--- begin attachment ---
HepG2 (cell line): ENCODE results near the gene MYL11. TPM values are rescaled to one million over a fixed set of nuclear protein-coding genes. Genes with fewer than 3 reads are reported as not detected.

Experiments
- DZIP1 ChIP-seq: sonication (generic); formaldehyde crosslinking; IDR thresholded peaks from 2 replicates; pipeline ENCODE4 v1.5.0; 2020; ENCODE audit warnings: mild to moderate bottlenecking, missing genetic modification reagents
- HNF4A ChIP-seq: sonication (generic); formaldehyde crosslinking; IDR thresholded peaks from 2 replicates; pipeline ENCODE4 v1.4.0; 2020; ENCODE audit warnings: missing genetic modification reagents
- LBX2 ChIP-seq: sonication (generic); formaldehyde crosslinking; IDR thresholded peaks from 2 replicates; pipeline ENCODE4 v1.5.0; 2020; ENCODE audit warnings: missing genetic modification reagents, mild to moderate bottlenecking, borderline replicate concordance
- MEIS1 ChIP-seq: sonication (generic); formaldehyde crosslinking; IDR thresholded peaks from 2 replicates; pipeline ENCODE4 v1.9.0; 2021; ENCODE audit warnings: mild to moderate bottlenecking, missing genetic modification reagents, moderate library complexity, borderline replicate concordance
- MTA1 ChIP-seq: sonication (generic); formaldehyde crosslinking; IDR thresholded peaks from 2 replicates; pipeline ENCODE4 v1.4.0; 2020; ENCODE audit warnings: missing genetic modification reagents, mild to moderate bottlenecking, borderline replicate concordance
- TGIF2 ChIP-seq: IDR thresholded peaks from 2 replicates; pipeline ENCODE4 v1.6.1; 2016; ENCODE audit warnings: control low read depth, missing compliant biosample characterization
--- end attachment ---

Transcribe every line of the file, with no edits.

HepG2 (cell line): ENCODE results near the gene MYL11. TPM values are rescaled to one million over a fixed set of nuclear protein-coding genes. Genes with fewer than 3 reads are reported as not detected.

Experiments
- DZIP1 ChIP-seq: sonication (generic); formaldehyde crosslinking; IDR thresholded peaks from 2 replicates; pipeline ENCODE4 v1.5.0; 2020; ENCODE audit warnings: mild to moderate bottlenecking, missing genetic modification reagents
- HNF4A ChIP-seq: sonication (generic); formaldehyde crosslinking; IDR thresholded peaks from 2 replicates; pipeline ENCODE4 v1.4.0; 2020; ENCODE audit warnings: missing genetic modification reagents
- LBX2 ChIP-seq: sonication (generic); formaldehyde crosslinking; IDR thresholded peaks from 2 replicates; pipeline ENCODE4 v1.5.0; 2020; ENCODE audit warnings: missing genetic modification reagents, mild to moderate bottlenecking, borderline replicate concordance
- MEIS1 ChIP-seq: sonication (generic); formaldehyde crosslinking; IDR thresholded peaks from 2 replicates; pipeline ENCODE4 v1.9.0; 2021; ENCODE audit warnings: mild to moderate bottlenecking, missing genetic modification reagents, moderate library complexity, borderline replicate concordance
- MTA1 ChIP-seq: sonication (generic); formaldehyde crosslinking; IDR thresholded peaks from 2 replicates; pipeline ENCODE4 v1.4.0; 2020; ENCODE audit warnings: missing genetic modification reagents, mild to moderate bottlenecking, borderline replicate concordance
- TGIF2 ChIP-seq: IDR thresholded peaks from 2 replicates; pipeline ENCODE4 v1.6.1; 2016; ENCODE audit warnings: control low read depth, missing compliant biosample characterization